By Ranee Webb, Master Gardener Volunteer
One of the primary fundraisers and education outlets for Linn Master Gardeners is the BEEvent Pollinator Conference. The following is a history of that project and how it has grown and changed.
Our Mission: The primary purpose of the Linn County Master Gardeners Association Pollinator Project is to provide information to the general public about the plight of pollinators, both native and non- natives. We provide knowledge and materials to ordinary citizens to help them make their spaces friendly to pollinators, and so that they can become informed advocates. A secondary, but very important, purpose is to raise funds to support the outreach programs of the Linn County Master Gardeners Association to educate the public in healthy and productive gardening practices.
In 2014, Barbara Fick, then a Linn County Extension agent, was talking to retired entomologist and Master Gardener Volunteer Rich Little about how we could increase the public’s awareness of pollinators. In 2015 the BEEvent Pollinator Conference was established to help home gardeners and small farmers better understand how they could help bees. That first conference had 54 participants. In recent years about 200 participants have registered to hear nationally known speakers and local experts talk about pollinator health. The BEEvent is now the largest pollinator conference in the PNW. Between 60-80% of attendees are new each year, so that means we are reaching a lot of people. Due to the COVID pandemic, the 2021 BEEvent went virtual. That was a new challenge and learning experience for all!
Keynote speakers over the years have included Rich Hatfield, senior conservation biologist of the Xerces Society, Robbin Thorp, distinguished emeritus professor of entomology at the University of California, Davis, Olivia Messinger Carril from New Mexico, co-author of “Bees in Your Backyard,” and James Cane, research entomologist with the USDA Agricultural Research Service in Logan, Utah. Cane has been studying bees for 30 years and is known for having applied his long-term interest in bees to help measure, understand and mitigate human factors that can shift nesting and foraging opportunities for bee communities.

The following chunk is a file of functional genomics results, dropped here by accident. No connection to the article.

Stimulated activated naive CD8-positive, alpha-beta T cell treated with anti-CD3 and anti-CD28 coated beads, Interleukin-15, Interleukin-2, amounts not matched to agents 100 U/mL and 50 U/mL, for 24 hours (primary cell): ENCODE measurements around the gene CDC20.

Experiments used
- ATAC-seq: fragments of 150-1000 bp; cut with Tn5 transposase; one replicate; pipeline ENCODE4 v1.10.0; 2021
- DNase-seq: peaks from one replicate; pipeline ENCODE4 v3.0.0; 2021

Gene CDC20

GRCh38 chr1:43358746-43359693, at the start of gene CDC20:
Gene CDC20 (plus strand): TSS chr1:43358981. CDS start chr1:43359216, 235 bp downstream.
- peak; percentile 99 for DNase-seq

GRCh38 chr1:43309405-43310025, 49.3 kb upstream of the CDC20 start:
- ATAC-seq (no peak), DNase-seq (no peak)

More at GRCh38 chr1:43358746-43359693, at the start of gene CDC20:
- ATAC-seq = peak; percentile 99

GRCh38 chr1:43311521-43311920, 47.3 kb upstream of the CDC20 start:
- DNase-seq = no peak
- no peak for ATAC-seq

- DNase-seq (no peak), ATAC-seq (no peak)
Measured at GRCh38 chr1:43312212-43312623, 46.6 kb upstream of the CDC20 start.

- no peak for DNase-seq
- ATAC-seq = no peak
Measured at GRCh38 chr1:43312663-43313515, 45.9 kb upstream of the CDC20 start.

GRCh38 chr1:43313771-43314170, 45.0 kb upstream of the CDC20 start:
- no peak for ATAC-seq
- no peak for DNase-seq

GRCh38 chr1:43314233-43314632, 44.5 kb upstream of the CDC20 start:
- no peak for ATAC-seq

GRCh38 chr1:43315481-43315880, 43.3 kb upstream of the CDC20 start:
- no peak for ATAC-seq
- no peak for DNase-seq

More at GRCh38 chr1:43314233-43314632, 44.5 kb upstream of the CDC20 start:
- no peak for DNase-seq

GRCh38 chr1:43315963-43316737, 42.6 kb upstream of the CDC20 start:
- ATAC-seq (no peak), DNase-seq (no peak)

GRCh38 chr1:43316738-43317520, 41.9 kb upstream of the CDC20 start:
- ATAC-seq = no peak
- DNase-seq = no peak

Rich Little has given many presentations about native bees throughout Oregon for Master Gardeners and the public. Each fall Linn Master Gardener instructors meet with small groups to teach how to properly harvest and clean cocoons. Harvesting the cocoons helps ensure a healthier outcome and you learn more about what is inside the nesting sites. During these classes our participants develop an understanding and learn to follow the “Best Management Practices” for Mason Bees. This helps gardeners and small farmers become more successful in helping our native bees.
In 2016 we started an e-mail publication called “Bee Notes”. The purpose of Bee Notes is to share information and reminders to those who have mason bees. We also share articles about pollinators that will help the home gardener be a better steward in helping pollinators. Currently there about 800 subscribers. Rich Little, who has a degree in entomology, writes most of the more technical information. Ranee Webb writes some of the Bee Notes. Our webmaster, Nancy Ragghianti, does the final touches and publishes the Bee Notes. Together we make a team. We are amazed at the success of Bee Notes!
Linn County Master Gardeners were early in starting the use of our own website. You can now find a lot of information including Bee Notes on the website- www.LinnMasterGardeners.com.
The Oregon Master Gardener Association awarded Linn County Master Gardeners the Marje Luce Search for Excellence Award in 2020.
Proud of Our Successes and Yours:
Our Master Gardener volunteers sell bee supplies and houses as well as mason bee cocoons. In normal years about 50 master gardeners are involved in our pollinator project.
We believe our Master Gardener volunteer’s campaign to promote pollinator health is having a positive effect.
Linn Master Gardeners have worked with the OSU Bee Project, the Benton Soil Water and Conservation District and Shonnard’s Nursery in developing our Pollinator Project and supporting their outreach programs as well. We have had contacts from people out-of-state asking to find out more about how we do the conference in hopes of putting on conferences similar to ours. Awareness of native bees has increased and we like to think we have helped you and many others learn more.
All of these projects happen because at least 50 Linn Master Gardeners and a few Benton Master Gardeners got involved!